Text description provided by the architects. Typical museums are usually a closed building type which prevents the public from knowing what activities are going on inside and deprives them of the chance to enjoy art.
This museum aims to draw even those who are not Art-lovers, to visit regularly and enjoy the Museum as a gathering place for the public.
The ground floor atrium is a two-story high open space entirely enclosed by glass making the museum activities transparent from the street.
The atrium is always free for everyone and can be enjoyed as a civic space. There is a cafe and a museum shop those are designed to be movable so they can relocate to adjust to the spatial requirements of exhibition layouts within Exhibition Room A. This exhibition room is formed by using movable walls to divide parts of the atrium into typical closed gallery rooms, or into what transforms the entire atrium into an exhibition space. The atrium is constantly changing with each exhibit, so that with each visit, there is a fresh impression of the space.
Furthermore, the entire southern street-side facade of the atrium is composed of operable bi-folding glass doors which can fully open to become a semi-outdoor public space allowing visitors to enter freely. This public space is borne from the idea of the traditional Japanese "Engawa", which is the covered outdoor space bordering the perimeter of traditional Japanese houses.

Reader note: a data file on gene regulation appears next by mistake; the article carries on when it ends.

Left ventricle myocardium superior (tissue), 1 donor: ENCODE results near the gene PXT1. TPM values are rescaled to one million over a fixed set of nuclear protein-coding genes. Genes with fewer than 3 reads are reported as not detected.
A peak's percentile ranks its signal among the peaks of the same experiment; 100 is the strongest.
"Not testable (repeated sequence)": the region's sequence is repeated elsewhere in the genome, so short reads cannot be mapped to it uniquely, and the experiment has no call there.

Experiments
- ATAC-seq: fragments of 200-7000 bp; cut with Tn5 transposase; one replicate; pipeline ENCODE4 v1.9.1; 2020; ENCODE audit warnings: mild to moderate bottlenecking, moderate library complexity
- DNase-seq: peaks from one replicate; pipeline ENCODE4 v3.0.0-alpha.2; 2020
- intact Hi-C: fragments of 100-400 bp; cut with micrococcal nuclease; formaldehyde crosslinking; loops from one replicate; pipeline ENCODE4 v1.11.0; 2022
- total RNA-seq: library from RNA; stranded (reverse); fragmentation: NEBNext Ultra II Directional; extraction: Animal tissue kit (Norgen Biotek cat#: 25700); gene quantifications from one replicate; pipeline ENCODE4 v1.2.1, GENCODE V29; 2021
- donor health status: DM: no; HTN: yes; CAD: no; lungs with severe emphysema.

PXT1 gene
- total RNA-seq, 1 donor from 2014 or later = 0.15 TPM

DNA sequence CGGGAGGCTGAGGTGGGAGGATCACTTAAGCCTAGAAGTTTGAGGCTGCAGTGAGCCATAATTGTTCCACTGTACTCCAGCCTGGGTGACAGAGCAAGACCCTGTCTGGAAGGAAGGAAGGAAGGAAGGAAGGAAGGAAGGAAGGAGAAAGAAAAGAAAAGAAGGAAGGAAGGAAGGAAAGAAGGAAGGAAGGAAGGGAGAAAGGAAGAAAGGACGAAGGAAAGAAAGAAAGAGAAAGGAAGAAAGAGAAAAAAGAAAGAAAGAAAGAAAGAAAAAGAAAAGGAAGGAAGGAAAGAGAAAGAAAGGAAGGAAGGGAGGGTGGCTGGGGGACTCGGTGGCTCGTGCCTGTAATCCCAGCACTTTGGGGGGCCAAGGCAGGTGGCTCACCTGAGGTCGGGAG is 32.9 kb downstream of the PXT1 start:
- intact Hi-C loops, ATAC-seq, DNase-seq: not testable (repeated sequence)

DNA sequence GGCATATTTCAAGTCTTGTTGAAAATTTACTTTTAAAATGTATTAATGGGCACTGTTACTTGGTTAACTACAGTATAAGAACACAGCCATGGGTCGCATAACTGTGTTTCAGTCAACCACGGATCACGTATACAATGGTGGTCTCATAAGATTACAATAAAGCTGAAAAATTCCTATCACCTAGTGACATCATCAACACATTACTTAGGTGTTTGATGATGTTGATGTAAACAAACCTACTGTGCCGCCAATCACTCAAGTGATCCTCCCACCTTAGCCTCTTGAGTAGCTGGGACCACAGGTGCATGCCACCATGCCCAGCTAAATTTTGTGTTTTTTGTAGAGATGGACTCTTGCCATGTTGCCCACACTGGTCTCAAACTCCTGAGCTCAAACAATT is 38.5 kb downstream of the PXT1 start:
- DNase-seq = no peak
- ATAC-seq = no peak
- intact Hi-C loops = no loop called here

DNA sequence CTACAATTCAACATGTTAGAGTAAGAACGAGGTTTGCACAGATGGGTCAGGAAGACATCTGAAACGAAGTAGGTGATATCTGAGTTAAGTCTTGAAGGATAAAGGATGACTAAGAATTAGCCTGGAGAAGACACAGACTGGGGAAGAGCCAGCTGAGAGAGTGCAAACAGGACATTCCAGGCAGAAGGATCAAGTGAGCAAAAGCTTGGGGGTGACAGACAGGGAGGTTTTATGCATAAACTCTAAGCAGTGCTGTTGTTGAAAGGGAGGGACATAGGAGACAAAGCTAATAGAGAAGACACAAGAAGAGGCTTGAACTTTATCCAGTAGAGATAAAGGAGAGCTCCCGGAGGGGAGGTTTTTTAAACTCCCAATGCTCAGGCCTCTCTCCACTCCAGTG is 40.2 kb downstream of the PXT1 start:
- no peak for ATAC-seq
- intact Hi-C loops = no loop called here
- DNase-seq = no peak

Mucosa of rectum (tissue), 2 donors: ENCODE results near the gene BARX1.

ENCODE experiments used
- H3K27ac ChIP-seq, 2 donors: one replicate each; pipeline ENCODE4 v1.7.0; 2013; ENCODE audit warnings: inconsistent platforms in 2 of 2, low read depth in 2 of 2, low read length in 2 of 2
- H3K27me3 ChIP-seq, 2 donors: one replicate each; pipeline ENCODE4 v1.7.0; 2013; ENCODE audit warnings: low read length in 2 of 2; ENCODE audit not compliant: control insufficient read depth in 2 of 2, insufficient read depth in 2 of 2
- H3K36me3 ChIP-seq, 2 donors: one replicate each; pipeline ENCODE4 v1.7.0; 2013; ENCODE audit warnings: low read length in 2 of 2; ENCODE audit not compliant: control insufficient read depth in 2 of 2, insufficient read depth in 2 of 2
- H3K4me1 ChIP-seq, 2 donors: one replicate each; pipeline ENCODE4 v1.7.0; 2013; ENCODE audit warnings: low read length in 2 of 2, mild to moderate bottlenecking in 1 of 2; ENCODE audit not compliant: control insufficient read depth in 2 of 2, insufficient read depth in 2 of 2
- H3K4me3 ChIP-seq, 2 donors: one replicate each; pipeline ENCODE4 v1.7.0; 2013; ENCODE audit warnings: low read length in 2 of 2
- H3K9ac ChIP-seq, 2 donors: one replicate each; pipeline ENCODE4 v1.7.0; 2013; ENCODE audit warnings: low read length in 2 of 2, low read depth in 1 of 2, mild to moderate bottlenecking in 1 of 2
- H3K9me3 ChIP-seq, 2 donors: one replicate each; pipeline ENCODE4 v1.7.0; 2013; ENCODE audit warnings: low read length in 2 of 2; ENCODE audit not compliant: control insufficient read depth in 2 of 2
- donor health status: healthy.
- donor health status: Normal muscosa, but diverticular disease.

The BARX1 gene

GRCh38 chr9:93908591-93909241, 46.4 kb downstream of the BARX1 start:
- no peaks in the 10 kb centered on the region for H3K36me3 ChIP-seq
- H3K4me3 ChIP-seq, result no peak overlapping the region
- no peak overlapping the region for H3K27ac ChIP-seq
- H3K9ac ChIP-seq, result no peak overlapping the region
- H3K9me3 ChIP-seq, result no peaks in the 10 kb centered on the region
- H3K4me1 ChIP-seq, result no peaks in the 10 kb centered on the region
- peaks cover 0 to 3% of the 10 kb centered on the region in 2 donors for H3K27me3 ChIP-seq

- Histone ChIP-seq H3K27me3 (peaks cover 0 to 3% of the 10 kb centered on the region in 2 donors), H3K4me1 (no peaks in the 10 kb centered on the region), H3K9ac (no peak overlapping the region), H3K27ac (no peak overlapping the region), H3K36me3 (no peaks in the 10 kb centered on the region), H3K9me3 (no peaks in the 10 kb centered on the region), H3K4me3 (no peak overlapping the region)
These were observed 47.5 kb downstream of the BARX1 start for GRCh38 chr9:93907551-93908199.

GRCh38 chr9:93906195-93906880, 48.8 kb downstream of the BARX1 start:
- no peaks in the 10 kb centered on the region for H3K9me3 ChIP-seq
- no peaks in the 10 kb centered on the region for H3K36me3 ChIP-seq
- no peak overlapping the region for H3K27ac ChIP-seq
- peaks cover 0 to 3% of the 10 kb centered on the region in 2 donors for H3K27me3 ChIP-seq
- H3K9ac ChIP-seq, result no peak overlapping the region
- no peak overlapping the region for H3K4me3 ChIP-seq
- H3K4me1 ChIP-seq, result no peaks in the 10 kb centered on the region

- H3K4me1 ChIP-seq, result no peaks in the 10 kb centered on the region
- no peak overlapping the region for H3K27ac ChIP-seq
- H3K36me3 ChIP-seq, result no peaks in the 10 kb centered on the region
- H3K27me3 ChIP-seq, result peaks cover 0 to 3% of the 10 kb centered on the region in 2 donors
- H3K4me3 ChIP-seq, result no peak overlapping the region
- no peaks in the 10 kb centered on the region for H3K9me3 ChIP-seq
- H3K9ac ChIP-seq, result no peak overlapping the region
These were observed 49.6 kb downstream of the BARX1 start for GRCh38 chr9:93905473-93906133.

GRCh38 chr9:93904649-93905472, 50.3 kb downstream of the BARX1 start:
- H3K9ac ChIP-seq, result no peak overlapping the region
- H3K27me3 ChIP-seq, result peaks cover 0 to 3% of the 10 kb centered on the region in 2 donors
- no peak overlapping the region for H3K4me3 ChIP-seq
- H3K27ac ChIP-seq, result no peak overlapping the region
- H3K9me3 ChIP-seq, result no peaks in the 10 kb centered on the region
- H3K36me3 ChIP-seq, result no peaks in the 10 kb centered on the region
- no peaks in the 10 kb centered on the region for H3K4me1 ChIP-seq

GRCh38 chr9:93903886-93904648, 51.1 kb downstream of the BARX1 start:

A glass facade can create a visual connection between interior and exterior, but still exists as a transparent wall physically separating the spaces. By removing this wall, the museum becomes a facility that becomes one with the city. Also, when the city closes off the fronting street to become what they call a "pedestrian's paradise", the street becomes a connected public space. Combined with the cultural center directly opposite of the museum, it is possible to hold huge events together centered around these two cultural facilities, further reinforcing the energy and spirit of Oita City.